This is a resume, loosely resumed and poorly translated by me, and with my own comments in italics.
Luisma´s comments are from the point of view of a mere user, as he is not a programmer nor an expert. Also he is considering a type of production with several departments that will be exchanging or sharing assets most of the time, both internally and among departments, each using its own programs and tools, so it is a rather heterogeneus system.
An efficient pipeline will be mainly based on keeping an strict discipline regarding name conventions (nomenclature).
This will make easier for everybody to:
1.- Find assets to work with.
2.- Keep track of the versions of each asset.
3.- To check and send assets along the pipeline to the next department.
4.- Facilitate writing scripts and programs that work with assets.
This is mere common sense. Now lets go down to the practical side of it:
This is the list of "digital" departments ("non-digital" would be Art Direction, Concepts, Storyboard, Sets and Shooting, etc) that we can find in a medium-big production, sorted in chronological order along the pipeline:
- Previs - Visualizes the directors´s idea
- Modelling - Creates models
- Creatures - Rigs the model
- Cameras and Layout - Places the model on the scenery and frames it with a camera
- Animation - Animates the model (normally a low-res version). Once approved, the animation will be "published" and passed onto a hi-res model.
- Texturing - Creates textures
- Matte Painting
- Shaders - Creates shaders
- Lighting (& FX?) - Applies Textures and shaders to the hi-res model, and lights the shot according to its visual characteristics, and rendering the appropiate passes
- Compositing and colour grading - Finalize the shot mixing the rendered passes
The best way to organize this huge amount of information is through a unique Project directory, with several main subdirectories for reference and query, that allow for continuus access:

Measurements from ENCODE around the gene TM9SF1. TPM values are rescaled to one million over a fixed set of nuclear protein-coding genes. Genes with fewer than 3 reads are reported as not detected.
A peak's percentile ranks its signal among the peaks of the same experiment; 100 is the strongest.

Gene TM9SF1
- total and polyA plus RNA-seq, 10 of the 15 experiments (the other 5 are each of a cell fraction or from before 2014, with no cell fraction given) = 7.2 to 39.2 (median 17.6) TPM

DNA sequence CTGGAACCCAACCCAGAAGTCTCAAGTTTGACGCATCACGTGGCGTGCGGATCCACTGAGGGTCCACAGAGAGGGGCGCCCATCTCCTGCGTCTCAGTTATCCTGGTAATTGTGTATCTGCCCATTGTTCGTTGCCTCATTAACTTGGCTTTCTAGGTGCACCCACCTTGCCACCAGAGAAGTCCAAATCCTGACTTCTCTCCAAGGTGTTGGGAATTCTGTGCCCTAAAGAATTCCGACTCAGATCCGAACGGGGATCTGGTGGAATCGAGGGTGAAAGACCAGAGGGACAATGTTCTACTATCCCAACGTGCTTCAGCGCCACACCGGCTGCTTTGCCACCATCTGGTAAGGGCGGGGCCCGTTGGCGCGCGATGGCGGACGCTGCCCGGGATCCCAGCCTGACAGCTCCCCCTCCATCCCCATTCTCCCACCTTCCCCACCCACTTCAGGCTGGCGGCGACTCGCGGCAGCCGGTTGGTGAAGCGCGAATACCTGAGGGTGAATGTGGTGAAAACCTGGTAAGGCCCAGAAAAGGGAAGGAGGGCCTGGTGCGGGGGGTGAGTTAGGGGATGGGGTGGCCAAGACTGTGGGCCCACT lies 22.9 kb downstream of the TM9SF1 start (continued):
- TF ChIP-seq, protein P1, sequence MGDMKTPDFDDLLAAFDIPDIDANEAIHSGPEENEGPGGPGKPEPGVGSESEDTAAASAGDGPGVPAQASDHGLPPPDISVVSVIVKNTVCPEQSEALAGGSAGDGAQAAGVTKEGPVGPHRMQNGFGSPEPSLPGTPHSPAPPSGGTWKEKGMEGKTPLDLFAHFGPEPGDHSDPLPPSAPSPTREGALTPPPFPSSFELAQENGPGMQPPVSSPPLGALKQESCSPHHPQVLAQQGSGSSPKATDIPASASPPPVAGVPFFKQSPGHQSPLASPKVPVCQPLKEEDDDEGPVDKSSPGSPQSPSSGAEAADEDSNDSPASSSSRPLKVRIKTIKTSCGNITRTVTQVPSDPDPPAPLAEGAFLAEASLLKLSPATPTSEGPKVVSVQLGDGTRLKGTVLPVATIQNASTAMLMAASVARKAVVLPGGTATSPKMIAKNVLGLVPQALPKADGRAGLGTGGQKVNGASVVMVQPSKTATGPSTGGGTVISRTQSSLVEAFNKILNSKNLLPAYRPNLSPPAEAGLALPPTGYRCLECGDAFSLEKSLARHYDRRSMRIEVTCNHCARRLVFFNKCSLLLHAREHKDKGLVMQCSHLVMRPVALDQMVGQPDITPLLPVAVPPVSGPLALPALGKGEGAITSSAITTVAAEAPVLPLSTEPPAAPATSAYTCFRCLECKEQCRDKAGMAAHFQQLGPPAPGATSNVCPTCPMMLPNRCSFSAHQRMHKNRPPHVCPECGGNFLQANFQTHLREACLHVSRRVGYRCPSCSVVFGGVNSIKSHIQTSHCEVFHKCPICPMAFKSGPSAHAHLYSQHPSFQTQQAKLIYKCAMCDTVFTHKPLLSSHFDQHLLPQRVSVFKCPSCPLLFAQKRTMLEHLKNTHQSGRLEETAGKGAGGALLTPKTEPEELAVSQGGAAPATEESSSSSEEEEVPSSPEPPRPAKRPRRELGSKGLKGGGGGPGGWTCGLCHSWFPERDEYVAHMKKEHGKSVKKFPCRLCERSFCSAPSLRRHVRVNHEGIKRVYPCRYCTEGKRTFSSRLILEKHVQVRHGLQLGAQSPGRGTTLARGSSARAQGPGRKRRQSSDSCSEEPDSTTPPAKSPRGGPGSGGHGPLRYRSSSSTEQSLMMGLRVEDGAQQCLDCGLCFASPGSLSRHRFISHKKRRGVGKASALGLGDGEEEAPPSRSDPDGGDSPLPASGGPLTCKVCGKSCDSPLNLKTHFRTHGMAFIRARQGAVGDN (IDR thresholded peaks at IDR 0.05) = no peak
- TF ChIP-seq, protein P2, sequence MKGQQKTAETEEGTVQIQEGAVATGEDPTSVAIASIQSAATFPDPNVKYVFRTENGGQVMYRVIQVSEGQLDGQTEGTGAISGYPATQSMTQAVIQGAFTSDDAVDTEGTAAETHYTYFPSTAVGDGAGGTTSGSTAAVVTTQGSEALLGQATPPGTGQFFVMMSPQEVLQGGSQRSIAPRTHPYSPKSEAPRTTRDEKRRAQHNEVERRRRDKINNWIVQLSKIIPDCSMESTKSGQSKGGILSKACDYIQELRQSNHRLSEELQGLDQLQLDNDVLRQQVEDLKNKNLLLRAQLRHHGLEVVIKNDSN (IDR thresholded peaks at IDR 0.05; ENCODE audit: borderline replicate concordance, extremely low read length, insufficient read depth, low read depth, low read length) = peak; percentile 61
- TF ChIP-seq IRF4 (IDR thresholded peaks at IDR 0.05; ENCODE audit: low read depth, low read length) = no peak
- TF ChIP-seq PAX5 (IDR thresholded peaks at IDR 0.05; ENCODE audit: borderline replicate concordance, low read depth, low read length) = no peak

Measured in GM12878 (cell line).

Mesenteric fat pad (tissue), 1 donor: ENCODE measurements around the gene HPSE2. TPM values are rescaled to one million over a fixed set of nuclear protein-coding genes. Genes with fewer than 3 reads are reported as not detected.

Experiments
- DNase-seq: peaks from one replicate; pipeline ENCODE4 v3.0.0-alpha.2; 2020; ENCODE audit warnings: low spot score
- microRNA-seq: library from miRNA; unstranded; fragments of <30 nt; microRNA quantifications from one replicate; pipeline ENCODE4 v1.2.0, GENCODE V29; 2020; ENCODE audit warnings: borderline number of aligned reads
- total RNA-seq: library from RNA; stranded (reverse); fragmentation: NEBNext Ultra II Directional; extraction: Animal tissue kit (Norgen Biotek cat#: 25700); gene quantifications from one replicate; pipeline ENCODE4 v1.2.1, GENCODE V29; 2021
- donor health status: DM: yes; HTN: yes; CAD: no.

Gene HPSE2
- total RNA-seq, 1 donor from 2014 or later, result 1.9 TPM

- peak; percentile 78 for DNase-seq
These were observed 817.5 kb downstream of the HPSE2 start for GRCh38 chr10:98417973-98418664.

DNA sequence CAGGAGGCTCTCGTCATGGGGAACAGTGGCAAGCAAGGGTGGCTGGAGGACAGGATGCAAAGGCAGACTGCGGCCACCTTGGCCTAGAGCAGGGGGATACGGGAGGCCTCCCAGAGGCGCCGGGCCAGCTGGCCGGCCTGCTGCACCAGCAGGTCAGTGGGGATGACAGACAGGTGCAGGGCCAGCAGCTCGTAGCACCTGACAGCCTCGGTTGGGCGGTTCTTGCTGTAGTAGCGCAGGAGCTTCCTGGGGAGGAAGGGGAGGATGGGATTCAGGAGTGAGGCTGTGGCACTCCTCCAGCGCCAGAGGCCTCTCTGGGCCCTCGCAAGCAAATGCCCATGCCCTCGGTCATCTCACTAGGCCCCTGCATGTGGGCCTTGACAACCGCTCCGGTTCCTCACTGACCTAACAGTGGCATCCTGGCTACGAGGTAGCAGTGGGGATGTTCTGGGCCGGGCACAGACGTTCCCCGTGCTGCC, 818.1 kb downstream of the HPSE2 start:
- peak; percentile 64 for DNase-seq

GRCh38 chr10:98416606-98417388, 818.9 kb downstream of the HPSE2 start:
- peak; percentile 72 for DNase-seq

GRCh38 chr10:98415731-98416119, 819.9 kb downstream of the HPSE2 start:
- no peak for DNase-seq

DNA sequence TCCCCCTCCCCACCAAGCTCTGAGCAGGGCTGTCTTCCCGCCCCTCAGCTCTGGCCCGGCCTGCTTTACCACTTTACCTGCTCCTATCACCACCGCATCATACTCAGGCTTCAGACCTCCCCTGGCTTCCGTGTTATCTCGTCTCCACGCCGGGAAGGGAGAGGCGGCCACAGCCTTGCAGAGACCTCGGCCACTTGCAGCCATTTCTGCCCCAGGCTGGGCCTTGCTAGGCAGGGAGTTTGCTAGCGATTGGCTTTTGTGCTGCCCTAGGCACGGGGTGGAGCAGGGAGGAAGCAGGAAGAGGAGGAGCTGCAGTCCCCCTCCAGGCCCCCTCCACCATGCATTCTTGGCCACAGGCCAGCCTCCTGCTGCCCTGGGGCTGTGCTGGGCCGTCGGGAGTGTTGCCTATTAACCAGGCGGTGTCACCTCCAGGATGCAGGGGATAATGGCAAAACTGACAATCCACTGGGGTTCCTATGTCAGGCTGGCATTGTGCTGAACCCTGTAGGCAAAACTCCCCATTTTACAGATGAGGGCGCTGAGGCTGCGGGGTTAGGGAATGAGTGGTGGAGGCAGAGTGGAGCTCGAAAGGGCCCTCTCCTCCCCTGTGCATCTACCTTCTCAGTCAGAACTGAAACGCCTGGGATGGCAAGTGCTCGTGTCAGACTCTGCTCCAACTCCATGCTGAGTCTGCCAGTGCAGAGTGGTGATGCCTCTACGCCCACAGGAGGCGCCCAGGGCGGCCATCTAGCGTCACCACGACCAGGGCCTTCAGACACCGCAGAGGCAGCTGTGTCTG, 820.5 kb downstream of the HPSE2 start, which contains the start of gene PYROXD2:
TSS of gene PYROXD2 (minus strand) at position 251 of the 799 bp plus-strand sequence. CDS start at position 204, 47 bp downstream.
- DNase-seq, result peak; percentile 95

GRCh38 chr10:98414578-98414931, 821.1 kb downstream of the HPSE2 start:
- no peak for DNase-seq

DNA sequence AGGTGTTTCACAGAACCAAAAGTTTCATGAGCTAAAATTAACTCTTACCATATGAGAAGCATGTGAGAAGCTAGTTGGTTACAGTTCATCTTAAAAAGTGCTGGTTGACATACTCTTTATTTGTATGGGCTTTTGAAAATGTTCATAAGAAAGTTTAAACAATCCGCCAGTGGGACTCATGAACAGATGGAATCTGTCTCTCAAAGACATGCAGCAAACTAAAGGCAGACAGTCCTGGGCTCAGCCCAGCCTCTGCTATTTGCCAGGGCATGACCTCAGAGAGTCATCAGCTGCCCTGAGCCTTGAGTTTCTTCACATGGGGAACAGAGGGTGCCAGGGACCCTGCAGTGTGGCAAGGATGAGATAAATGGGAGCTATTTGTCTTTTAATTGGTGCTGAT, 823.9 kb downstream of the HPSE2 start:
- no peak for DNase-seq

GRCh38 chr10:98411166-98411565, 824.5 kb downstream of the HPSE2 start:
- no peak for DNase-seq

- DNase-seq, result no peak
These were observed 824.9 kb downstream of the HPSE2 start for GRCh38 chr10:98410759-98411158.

And then two "working" subdirectories:
/Assets: All the elements (characters, props, sceneries) with its corresponding revisions, kept up-to-date and related to other assets. For instance:
/Shots: All the production shots (/P01, /P02.. /Pxx) with subfolders for each dpt(/Models, /Anim, etc), for instance in Anim, several folders pointing to the "Assets" subfolder containing the needed assets: ( EDLs, models, cameras, audio, rigs, etc)
A Pipeline Script would assemble all that into a 3D scene for the program used in animation.
An aditional folder at that level is /Work, where the output work is saved into three folders (/Initial /Progress /Final) with the adequate versioning nomenclature: Pxx_CharacterA_lowres_v05_NA_ipxx.htr
where Pxx is the name of the shot, NA the animators initials, ipxx the version or take.
Once the shot goes into the "Final" folder, it is ready to be published for the next step (ie lighting)
This looks like a mess, and it can certainly be at first, but getting used to it it all makes sense, and speeds the processes of looking for assets, checking them, publishing them...
The less margin we leave for human error, the better, and aplying a logical methodology saves a lot of problems. There are many things that computers are better at than us, a copule of scripts here and there make your life much easier.
To sum it up: be rigid, with almost dictatorial discipline, when naming and placing things. Don´t allow licenses with these sort of things, a mere error or foolness can potentially become a huge mess.
Giving for granted the professional level (regarding discipline) of the team, the Pipeline must be at the service opf the team, and not the other way around, as it sometimes happens with so-called "pipelines"...
Of course this does not only relate to nomeclature, data structuring and such, but it begins there.
I don´t know of any tool that allows to create an "ad-hoc" pipeline, and its complexity will depend on a number of factors: The number of departments that will need to share/exchange assets, the programs they use, the kind of data each dpt. publishes, etc. The tools that will be written to configure the pipeline must have all this into account, as there aren´t two studios alike, one tool can be too small or simple for some and too big or complex for others